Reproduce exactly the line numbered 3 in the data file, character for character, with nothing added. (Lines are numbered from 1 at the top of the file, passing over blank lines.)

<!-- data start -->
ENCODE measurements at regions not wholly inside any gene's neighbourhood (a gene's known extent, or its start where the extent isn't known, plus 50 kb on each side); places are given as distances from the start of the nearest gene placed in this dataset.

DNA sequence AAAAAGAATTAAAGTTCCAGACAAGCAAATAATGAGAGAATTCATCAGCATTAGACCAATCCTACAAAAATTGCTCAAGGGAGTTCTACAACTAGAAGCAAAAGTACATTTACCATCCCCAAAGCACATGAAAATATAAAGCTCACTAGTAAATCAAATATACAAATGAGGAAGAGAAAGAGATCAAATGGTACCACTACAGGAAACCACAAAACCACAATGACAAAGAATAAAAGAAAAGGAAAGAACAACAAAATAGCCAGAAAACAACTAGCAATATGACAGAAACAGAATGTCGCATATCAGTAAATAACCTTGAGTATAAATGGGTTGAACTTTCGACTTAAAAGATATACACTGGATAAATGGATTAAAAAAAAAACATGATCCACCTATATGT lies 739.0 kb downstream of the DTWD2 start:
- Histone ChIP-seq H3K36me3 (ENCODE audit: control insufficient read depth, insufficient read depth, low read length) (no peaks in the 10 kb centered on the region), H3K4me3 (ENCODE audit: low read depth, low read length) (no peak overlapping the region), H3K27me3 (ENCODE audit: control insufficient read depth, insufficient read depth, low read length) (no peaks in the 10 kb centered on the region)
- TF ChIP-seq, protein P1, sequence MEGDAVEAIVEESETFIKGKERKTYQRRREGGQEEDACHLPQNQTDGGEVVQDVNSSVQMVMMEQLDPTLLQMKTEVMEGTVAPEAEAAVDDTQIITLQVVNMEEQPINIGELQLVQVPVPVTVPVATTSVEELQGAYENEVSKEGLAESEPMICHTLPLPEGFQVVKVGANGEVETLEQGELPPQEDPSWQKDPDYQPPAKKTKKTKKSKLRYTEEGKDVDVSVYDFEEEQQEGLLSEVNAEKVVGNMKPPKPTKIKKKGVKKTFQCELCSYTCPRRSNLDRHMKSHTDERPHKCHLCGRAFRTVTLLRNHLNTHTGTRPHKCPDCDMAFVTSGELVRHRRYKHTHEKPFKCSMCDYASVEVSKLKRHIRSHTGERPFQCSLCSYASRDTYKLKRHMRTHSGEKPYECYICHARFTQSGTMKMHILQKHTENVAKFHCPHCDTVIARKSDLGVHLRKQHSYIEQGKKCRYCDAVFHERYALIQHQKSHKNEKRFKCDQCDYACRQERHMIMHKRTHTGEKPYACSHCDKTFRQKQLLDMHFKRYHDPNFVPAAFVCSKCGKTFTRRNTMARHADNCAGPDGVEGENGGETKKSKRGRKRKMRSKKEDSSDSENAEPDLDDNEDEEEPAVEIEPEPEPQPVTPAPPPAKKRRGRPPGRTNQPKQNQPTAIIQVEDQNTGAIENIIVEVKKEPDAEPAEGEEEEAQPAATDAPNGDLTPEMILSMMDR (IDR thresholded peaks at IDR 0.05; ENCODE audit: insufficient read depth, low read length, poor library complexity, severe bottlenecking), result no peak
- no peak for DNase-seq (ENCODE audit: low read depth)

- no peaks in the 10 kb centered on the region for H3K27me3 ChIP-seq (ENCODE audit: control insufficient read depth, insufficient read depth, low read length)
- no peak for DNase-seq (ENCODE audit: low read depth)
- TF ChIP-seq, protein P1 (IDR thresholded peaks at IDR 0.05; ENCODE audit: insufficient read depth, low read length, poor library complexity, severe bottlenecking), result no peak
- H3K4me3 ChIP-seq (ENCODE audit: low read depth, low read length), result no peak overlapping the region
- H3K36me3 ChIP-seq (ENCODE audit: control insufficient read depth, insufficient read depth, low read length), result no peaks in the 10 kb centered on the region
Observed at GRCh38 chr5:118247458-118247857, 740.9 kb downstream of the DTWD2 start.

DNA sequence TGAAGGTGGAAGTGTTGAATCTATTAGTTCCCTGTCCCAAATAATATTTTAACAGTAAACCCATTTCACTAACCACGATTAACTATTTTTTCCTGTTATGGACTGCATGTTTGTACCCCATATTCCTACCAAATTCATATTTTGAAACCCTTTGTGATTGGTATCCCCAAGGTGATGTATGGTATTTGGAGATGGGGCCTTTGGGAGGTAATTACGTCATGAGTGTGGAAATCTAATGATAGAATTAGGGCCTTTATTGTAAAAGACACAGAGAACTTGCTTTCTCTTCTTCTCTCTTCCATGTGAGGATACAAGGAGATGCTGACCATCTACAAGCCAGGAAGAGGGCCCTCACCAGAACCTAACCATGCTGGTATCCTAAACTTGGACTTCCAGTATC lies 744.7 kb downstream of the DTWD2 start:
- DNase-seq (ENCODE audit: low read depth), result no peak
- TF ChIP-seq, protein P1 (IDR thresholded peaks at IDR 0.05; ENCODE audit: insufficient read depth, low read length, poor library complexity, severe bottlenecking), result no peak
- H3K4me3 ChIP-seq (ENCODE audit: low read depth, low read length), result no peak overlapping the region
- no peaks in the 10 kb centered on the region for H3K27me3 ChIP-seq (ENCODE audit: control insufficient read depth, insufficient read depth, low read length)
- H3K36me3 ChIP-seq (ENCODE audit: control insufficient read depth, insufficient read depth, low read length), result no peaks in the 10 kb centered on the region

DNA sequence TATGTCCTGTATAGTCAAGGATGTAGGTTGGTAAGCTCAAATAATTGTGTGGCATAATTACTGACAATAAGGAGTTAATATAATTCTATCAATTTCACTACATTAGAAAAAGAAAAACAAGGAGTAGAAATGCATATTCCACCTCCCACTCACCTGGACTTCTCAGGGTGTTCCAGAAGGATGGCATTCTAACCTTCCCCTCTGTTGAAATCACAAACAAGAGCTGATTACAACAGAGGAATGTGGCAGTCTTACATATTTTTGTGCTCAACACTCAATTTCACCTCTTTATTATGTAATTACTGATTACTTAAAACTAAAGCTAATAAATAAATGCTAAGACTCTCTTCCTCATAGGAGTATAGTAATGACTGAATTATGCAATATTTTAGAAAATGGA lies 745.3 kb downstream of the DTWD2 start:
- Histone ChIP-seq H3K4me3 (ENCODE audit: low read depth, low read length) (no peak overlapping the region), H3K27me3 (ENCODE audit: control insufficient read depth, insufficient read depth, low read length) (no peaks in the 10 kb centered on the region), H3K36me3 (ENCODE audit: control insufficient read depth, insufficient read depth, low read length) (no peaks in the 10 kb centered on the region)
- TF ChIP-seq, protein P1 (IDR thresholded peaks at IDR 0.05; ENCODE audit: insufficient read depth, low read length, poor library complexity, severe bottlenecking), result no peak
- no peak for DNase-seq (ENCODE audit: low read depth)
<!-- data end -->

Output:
- Histone ChIP-seq H3K36me3 (ENCODE audit: control insufficient read depth, insufficient read depth, low read length) (no peaks in the 10 kb centered on the region), H3K4me3 (ENCODE audit: low read depth, low read length) (no peak overlapping the region), H3K27me3 (ENCODE audit: control insufficient read depth, insufficient read depth, low read length) (no peaks in the 10 kb centered on the region)